In a landmark case, which has been closely watched by Google, Facebook among other internet titans, the Seventh Circuit today vacated a preliminary injunction against website operator myVidster in the case, Flava Works, Inc. v. Marques Rondale Gunter d/b/a myVidster.com, and overturned the lower court’s ruling that assigned strict liability for copyright infringement to anyone creating a link on the Internet to something that is an unauthorized copy. Flava Works, an adult entertainment company, has accused myVidster of contributory copyright infringement in connection with the operation of its social media bookmarking website, myVidster.com, which allows users to create and share links to videos located at various places around the Internet.
The Seventh Circuit agreed with Neal Gerber & Eisenberg’s Kevin C. May, who argued before the panel, that myVidster’s users, who merely create links to videos located on the servers of other websites, are not infringers, and thus myVidster is not contributing to an infringement. This is consistent with the Ninth Circuit’s 2007 ruling in Perfect 10 v. Amazon.com, Inc., in which it was held that strict liability for direct copyright infringement could only be assigned to the host of the unauthorized content and not to one who merely provides a link to that content.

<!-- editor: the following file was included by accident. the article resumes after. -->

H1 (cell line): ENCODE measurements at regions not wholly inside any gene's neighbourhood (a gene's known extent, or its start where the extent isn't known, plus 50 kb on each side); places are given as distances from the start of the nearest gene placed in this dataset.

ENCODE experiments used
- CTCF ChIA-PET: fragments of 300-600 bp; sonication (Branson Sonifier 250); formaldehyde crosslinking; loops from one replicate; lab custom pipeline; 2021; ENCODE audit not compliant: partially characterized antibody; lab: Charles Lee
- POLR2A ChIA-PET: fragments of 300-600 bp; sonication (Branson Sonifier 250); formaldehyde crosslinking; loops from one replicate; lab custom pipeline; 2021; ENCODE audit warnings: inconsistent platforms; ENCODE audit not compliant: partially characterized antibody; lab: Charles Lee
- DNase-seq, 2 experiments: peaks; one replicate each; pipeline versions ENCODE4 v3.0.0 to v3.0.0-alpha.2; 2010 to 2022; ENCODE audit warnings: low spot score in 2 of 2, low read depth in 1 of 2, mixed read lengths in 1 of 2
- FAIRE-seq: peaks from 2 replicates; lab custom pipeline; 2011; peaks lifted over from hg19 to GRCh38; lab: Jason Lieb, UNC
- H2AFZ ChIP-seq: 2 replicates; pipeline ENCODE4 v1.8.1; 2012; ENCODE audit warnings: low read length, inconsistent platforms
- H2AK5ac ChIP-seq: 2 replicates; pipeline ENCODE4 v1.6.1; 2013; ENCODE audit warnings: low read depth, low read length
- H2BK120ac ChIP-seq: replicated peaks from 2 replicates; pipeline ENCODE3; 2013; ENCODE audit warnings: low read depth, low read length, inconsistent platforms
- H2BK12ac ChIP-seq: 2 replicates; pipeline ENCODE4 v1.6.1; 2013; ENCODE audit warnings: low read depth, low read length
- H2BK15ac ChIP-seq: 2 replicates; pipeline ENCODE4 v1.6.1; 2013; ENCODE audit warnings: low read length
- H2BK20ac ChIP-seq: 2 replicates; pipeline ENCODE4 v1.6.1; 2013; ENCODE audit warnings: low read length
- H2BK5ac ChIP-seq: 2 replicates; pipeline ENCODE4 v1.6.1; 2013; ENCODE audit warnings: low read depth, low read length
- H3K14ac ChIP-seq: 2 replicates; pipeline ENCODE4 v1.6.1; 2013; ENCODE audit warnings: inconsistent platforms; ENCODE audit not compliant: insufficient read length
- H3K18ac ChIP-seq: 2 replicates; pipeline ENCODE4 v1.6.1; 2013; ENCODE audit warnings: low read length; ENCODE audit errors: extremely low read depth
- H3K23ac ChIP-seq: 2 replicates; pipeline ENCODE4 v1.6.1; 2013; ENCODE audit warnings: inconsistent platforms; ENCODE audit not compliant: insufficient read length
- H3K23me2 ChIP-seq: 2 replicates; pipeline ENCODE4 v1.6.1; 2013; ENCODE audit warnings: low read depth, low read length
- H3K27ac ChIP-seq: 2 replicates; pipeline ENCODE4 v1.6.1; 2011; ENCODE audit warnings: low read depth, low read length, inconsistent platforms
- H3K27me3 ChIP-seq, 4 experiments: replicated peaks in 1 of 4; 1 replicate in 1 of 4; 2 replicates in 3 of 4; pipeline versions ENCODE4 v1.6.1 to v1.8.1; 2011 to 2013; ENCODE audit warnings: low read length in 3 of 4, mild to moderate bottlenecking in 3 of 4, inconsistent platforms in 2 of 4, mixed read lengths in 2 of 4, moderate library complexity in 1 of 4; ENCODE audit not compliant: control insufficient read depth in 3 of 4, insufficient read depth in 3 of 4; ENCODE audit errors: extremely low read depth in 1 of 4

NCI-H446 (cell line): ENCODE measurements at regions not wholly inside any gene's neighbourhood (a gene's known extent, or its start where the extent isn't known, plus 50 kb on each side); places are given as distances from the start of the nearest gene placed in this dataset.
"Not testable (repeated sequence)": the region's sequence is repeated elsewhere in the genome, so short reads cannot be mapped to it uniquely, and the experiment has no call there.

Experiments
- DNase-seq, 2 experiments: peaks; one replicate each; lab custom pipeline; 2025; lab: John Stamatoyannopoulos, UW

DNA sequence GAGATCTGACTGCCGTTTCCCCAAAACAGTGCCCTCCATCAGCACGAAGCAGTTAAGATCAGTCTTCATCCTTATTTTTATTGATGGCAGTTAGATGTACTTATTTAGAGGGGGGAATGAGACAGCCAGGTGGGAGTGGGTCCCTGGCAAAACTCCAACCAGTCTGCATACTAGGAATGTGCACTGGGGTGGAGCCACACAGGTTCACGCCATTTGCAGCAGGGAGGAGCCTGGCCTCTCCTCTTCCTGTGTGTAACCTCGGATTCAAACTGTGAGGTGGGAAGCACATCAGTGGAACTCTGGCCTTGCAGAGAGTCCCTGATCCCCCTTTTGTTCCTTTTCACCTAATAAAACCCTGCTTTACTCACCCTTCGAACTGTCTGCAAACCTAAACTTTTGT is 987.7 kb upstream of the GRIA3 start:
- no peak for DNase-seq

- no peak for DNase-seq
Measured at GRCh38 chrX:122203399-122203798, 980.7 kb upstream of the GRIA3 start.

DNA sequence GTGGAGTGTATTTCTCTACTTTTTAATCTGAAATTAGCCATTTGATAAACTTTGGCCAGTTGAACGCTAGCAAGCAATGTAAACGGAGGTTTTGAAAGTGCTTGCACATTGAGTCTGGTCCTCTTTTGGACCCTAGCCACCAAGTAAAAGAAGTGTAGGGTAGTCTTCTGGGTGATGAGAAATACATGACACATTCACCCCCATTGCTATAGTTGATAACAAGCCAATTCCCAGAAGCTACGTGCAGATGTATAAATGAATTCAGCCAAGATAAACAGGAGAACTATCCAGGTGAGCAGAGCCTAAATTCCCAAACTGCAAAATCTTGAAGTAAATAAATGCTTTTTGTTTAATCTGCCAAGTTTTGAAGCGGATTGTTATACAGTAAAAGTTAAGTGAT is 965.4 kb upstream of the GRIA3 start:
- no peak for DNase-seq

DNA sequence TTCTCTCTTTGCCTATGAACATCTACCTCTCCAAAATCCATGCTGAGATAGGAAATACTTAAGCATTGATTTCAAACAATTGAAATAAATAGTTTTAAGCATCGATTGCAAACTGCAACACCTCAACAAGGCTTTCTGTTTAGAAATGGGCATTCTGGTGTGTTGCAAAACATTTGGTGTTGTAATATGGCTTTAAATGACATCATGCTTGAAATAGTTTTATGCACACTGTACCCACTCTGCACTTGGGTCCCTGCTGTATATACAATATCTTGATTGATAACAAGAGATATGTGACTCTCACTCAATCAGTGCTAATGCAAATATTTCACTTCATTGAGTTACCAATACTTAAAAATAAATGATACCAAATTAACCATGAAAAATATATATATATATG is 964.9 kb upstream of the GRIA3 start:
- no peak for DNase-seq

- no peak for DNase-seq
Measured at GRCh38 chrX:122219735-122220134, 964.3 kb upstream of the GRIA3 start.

“We are thrilled with the Seventh Circuit’s decision. It is an important step in making clear that the creation and hosting of links is not, as a matter of law, direct copyright infringement,” explains William J. Lenz, Neal, Gerber & Eisenberg LLP (Chicago), who represents myVidster.com. “This decision has undone a ruling that could potentially have been quite damaging for search engines, social media sites and other websites that link to material hosted elsewhere; not to mention the millions of individual Internet users who create links to content on the Internet every day.”
“Facebook, Google and others are breathing a sigh of relief today. While this case involves two relatively smaller entities, the ruling has significant impact and wide-reaching consequences,” adds Gregory J. Leighton, another Neal Gerber & Eisenberg LLP attorney working on the case. “If we had not prevailed in this case, it would have placed a huge burden on sites like Google and Facebook to effectively manage the millions of links channeled through their sites daily.”